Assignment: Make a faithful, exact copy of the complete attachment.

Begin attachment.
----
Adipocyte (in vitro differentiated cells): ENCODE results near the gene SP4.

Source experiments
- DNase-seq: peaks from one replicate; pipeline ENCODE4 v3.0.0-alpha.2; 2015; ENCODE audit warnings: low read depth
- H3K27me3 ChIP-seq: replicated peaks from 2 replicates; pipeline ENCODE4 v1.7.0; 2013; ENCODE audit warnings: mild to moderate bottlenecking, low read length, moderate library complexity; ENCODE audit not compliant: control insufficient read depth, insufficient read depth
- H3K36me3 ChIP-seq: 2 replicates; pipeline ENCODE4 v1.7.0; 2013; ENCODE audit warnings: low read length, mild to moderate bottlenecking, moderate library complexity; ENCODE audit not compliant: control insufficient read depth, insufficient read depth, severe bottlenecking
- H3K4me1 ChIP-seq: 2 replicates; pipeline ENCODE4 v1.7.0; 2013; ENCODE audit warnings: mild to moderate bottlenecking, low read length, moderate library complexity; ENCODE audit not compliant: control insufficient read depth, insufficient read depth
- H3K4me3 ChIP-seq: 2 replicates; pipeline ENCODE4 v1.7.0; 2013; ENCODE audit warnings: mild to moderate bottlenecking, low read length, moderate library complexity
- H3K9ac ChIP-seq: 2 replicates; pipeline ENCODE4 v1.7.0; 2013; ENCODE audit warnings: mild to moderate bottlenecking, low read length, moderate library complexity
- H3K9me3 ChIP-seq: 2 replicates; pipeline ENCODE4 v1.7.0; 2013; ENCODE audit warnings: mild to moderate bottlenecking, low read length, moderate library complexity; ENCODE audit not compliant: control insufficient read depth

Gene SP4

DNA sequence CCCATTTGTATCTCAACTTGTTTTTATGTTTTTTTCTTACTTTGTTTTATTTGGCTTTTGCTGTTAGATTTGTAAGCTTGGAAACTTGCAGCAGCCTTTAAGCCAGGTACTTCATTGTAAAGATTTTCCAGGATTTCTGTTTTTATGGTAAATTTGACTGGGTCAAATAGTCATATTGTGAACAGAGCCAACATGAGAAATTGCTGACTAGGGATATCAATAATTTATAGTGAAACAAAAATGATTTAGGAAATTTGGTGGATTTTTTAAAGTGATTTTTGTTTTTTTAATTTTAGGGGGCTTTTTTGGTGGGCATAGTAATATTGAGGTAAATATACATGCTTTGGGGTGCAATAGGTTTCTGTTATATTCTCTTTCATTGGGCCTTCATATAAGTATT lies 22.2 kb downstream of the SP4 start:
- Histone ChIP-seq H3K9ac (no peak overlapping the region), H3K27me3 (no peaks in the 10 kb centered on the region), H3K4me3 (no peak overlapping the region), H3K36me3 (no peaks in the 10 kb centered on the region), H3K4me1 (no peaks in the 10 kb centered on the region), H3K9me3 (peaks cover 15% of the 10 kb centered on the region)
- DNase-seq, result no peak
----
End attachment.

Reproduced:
Adipocyte (in vitro differentiated cells): ENCODE results near the gene SP4.

Source experiments
- DNase-seq: peaks from one replicate; pipeline ENCODE4 v3.0.0-alpha.2; 2015; ENCODE audit warnings: low read depth
- H3K27me3 ChIP-seq: replicated peaks from 2 replicates; pipeline ENCODE4 v1.7.0; 2013; ENCODE audit warnings: mild to moderate bottlenecking, low read length, moderate library complexity; ENCODE audit not compliant: control insufficient read depth, insufficient read depth
- H3K36me3 ChIP-seq: 2 replicates; pipeline ENCODE4 v1.7.0; 2013; ENCODE audit warnings: low read length, mild to moderate bottlenecking, moderate library complexity; ENCODE audit not compliant: control insufficient read depth, insufficient read depth, severe bottlenecking
- H3K4me1 ChIP-seq: 2 replicates; pipeline ENCODE4 v1.7.0; 2013; ENCODE audit warnings: mild to moderate bottlenecking, low read length, moderate library complexity; ENCODE audit not compliant: control insufficient read depth, insufficient read depth
- H3K4me3 ChIP-seq: 2 replicates; pipeline ENCODE4 v1.7.0; 2013; ENCODE audit warnings: mild to moderate bottlenecking, low read length, moderate library complexity
- H3K9ac ChIP-seq: 2 replicates; pipeline ENCODE4 v1.7.0; 2013; ENCODE audit warnings: mild to moderate bottlenecking, low read length, moderate library complexity
- H3K9me3 ChIP-seq: 2 replicates; pipeline ENCODE4 v1.7.0; 2013; ENCODE audit warnings: mild to moderate bottlenecking, low read length, moderate library complexity; ENCODE audit not compliant: control insufficient read depth

Gene SP4

DNA sequence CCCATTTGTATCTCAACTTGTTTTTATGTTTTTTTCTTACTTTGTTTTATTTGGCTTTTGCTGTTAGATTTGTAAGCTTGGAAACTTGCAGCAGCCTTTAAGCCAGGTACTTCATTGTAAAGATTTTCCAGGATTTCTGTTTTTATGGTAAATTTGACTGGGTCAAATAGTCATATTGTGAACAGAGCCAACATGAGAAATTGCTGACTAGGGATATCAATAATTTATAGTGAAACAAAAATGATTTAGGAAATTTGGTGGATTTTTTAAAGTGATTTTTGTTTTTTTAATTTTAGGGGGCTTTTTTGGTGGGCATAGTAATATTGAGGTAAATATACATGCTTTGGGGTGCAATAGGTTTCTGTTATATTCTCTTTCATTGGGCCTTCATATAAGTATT lies 22.2 kb downstream of the SP4 start:
- Histone ChIP-seq H3K9ac (no peak overlapping the region), H3K27me3 (no peaks in the 10 kb centered on the region), H3K4me3 (no peak overlapping the region), H3K36me3 (no peaks in the 10 kb centered on the region), H3K4me1 (no peaks in the 10 kb centered on the region), H3K9me3 (peaks cover 15% of the 10 kb centered on the region)
- DNase-seq, result no peak